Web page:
We have all now heard that Wisconsin Governor Scott Walker, who currently leads the polls as the top GOP 2016 presidential candidate, dropped out of Marquette University 34 credits short of a degree to accept a job with The American Red Cross. All of sudden, this piece of news, which is which isn’t really news, as Walker never hid his educational status, has called into question Governor Walker’s ability to be a viable 45th President of the United States. Leading democrats have been playing up Walker’s incomplete college education including former Vermont Governor Howard Dean who weighed in during a recent MSNBC appearance with the comment “The issue is, how well-educated is this guy?” Some agree with Howard Dean, sharing the perception that an individual who does not hold at least a bachelor’s degree is not sufficiently well educated to be President of the United States in the 21st Century. Others completely dismiss Dean, who attended private primary and secondary schools and holds a bachelor’s degree from Yale and a medical degree from Albert Einstein College of Medicine, as an elitist child of privilege. After all, Scott Walker is more representative of a middle or lower income American for whom college is not a rite of passage, but a path to better job. After all, only 33% of Americans hold a bachelor’s degree. The discussion has been further broadened to site examples of successful presidents without college degrees such as Abraham Lincoln. And of course, the two famous Harvard drop-outs Microsoft founder, Bill Gates, and Facebook founder Mark Zuckerberg, are trotted out to underline the point that you can make oodles of money without a sheepskin on your wall. Let’s bear in mind that Gates and Zuckerberg clearly had the grades and perceived aptitude to be admitted to Harvard. Also, try applying in 2015 for a management job at either Microsoft or Facebook without a Bachelor’s degree and see how far you get in the resume vetting process. All of these statistics about who has a college degree and who doesn’t are completely irrelevant to Governor Walker’s potential to be a successful president.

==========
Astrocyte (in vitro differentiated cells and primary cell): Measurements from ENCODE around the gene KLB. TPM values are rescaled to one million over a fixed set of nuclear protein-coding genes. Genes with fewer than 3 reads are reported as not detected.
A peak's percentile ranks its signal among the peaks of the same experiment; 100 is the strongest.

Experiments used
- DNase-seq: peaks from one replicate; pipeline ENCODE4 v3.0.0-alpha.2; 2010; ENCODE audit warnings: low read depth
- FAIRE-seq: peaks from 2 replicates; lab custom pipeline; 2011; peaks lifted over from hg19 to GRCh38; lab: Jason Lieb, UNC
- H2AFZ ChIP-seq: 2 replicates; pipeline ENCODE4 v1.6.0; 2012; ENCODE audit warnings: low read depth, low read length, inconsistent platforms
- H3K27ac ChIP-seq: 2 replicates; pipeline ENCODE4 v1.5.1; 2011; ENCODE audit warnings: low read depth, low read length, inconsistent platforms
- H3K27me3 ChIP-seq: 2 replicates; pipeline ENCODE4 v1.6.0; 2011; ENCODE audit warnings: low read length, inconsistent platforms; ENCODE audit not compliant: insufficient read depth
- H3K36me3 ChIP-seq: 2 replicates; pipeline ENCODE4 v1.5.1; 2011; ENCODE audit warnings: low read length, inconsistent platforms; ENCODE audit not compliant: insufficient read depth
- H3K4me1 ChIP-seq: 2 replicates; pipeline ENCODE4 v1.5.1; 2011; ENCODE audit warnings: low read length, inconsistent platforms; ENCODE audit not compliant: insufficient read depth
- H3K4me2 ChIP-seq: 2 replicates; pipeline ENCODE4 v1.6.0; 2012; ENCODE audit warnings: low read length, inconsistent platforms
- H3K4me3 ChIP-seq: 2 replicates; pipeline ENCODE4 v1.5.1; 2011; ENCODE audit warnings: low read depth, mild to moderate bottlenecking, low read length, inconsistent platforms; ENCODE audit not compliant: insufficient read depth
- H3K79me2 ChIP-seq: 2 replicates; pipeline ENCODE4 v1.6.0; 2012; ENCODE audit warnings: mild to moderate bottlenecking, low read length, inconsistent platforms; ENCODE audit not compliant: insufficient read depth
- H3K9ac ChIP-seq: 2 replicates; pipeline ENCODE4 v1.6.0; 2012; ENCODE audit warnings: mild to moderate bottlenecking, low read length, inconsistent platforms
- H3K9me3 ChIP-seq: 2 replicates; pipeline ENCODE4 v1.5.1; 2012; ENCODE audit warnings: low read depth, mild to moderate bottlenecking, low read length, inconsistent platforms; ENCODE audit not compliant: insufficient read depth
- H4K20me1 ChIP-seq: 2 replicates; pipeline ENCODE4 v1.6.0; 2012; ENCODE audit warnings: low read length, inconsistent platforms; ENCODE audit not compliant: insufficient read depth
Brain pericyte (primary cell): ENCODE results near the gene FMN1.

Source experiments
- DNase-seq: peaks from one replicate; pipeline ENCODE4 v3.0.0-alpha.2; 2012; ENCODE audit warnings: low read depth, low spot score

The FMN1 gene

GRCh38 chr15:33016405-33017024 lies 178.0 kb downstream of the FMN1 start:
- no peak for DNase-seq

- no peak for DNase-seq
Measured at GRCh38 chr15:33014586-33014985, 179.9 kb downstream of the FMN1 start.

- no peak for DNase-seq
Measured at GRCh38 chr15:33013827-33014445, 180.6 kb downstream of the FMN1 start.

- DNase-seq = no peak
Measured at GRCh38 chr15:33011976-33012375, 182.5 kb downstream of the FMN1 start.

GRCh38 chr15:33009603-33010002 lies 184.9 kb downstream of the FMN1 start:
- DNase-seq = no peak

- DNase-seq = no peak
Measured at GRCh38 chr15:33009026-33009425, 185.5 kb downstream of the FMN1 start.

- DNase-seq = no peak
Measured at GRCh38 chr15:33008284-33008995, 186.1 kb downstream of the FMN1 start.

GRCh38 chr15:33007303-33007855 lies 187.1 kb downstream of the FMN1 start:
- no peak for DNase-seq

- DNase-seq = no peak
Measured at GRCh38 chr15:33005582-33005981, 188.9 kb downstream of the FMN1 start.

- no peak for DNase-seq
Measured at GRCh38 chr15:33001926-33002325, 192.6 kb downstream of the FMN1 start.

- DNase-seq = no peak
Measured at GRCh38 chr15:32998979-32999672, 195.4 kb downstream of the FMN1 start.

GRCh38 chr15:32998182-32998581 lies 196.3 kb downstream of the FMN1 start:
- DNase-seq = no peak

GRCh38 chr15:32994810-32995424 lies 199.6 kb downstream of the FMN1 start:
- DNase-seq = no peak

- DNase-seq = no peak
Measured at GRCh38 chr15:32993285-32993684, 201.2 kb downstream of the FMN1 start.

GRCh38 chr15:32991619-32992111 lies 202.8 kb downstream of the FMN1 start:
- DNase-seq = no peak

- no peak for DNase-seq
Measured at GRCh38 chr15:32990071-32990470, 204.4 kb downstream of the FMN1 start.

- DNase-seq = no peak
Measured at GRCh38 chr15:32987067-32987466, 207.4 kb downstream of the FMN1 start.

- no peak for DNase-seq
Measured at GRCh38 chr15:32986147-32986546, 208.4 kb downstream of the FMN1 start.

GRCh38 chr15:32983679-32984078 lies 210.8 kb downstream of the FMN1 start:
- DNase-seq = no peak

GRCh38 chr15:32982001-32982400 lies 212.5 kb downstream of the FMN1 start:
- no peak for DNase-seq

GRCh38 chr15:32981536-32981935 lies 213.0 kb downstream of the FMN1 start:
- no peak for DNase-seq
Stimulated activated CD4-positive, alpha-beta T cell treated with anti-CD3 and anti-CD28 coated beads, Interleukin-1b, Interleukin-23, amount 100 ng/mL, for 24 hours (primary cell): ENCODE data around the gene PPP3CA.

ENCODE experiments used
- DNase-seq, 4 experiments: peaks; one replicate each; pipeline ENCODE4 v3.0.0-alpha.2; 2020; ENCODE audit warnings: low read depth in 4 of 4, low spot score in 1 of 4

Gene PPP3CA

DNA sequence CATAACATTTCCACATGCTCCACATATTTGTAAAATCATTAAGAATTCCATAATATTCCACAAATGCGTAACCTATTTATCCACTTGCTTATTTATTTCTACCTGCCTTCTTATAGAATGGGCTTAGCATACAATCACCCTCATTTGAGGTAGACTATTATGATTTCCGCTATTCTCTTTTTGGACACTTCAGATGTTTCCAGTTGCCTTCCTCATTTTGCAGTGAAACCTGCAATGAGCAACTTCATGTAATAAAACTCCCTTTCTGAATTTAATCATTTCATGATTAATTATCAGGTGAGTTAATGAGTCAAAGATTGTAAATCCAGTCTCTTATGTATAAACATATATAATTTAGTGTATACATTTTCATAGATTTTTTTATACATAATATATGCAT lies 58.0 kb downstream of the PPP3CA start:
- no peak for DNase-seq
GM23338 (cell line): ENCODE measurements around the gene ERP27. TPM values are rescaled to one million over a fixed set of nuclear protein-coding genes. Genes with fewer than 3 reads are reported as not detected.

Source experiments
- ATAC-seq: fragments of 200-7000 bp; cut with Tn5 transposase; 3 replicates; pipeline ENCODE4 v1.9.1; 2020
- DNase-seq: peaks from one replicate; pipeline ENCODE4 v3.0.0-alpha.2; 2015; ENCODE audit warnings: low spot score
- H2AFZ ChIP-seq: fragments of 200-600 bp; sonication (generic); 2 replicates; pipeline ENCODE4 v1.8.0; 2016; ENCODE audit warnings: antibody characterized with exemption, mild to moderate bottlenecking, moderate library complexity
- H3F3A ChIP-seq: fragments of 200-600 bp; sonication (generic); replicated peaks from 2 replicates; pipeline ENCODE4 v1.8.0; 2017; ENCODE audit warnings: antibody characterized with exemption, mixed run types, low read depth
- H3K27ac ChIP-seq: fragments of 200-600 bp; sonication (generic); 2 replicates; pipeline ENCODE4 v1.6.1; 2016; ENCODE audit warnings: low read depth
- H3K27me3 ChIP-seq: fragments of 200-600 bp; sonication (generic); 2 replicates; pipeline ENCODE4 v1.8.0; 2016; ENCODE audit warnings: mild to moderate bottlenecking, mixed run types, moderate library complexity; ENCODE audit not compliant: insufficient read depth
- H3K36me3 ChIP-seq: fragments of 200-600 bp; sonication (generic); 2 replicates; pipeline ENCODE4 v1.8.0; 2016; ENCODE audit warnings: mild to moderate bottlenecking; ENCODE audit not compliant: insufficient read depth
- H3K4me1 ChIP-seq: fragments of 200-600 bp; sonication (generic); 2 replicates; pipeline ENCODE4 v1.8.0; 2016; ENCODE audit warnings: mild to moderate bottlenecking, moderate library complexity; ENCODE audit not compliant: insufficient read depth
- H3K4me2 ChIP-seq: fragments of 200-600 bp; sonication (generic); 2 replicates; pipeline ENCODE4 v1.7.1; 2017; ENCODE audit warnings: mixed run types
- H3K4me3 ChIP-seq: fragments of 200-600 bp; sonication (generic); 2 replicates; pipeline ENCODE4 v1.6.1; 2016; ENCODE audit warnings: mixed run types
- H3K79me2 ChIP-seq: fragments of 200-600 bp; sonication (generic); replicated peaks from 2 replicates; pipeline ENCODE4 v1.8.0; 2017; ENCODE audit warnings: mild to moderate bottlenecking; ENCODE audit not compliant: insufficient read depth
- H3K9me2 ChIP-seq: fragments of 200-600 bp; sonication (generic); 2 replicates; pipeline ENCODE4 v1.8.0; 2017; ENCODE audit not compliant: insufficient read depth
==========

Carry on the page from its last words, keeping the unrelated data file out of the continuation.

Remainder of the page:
Governor Scott Walker, like all other candidates for the Oval Office, should be judged on his past professional accomplishments and his vision for America. The man who left college to work at the Red Cross is now the thrice elected Governor of Wisconsin, a state which is not typically friendly to conservatives. He parlayed a decade as a state legislator into obtaining the Milwaukee County Executive seat which created a path for him to run for governor. The public should be examining Walker’s career trajectory and his track record as Governor of Wisconsin. He is obviously doing something right on the administrative, legislative, public perception and fundraising fronts to be re-elected twice.